When an insured has been hurt and is lying in a coma, the spouse who is acting as caregiver has many extra expenses not related to doctor and hospital bills. The spouse caregiver is spending time away from home, and perhaps a job, to give attention to the person in a coma, who also may have been working prior to the accident. Bills pile up that have to be paid.
The same is true for someone who has been assaulted and can’t function normally. Again, the spouse has all the same problems when acting as a caregiver personally or must hire someone to help out. This all costs money.
If the insured ends up confined to a wheelchair as a result of the accident, the home alteration benefit will aid in building a ramp to the home. Inside the home, doorways may need to be widened, and toilets may have to be reconfigured. The same can be said for the injured person’s vehicle. Coverage is provided to help with expenses associated with modifying the vehicle so that all of the controls are around the steering wheel, for instance.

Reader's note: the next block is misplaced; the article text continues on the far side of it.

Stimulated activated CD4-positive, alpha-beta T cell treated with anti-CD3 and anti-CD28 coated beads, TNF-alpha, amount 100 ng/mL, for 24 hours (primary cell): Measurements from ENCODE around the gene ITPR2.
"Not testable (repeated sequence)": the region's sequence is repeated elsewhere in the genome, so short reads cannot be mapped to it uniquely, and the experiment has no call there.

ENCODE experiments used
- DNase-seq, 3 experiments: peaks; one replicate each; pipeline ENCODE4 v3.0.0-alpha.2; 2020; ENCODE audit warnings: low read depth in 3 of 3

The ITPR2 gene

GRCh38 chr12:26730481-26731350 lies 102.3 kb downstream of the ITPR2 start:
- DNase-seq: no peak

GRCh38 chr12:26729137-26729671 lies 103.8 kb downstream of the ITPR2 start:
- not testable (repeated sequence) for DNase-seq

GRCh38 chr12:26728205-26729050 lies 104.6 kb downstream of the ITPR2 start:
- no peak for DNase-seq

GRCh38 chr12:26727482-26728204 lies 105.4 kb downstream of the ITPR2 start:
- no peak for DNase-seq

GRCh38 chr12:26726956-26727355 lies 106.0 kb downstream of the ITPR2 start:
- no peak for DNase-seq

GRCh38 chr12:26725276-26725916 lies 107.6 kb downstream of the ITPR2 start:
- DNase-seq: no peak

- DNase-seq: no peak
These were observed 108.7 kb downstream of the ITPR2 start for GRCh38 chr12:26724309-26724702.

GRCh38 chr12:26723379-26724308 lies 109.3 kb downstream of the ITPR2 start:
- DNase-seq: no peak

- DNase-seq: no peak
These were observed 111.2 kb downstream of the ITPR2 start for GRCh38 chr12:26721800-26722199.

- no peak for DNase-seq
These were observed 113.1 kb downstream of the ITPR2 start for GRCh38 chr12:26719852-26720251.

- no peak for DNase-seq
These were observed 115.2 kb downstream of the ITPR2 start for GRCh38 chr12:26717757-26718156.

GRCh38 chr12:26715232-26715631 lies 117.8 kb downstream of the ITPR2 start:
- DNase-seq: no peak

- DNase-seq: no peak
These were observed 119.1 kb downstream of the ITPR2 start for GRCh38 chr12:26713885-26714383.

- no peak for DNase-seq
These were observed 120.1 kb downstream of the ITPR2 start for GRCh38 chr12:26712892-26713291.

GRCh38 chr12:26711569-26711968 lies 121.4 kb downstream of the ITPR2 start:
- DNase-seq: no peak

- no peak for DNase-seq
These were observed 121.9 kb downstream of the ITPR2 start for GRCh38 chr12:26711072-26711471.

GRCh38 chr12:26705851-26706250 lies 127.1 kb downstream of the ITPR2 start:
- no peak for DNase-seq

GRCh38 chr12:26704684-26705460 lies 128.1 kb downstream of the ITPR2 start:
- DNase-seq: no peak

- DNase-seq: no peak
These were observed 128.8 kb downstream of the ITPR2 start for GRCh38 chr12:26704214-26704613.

The FMCA Years plan also provides additional compensation if death should occur while wearing a seat belt and if the vehicle is equipped with an air bag.
The Hospital Indemnity and Emergency Room benefit component of the FMCA Years plan provides compensation above and beyond any expenses covered by your group or individual health plan or Medicare. It provides immediate payment to help offset medical-related expenses not covered under Medicare, Medicare supplements, or your private insurance, such as hotel rooms, food, and transportation. It provides a cash benefit that you can use as you see fit, which really helps out if you’re on a fixed income.
For additional information, see the ad that appears on page 31 of this issue of the magazine; visit www.fmca.com/fmcayears; or call (800) 423-8496.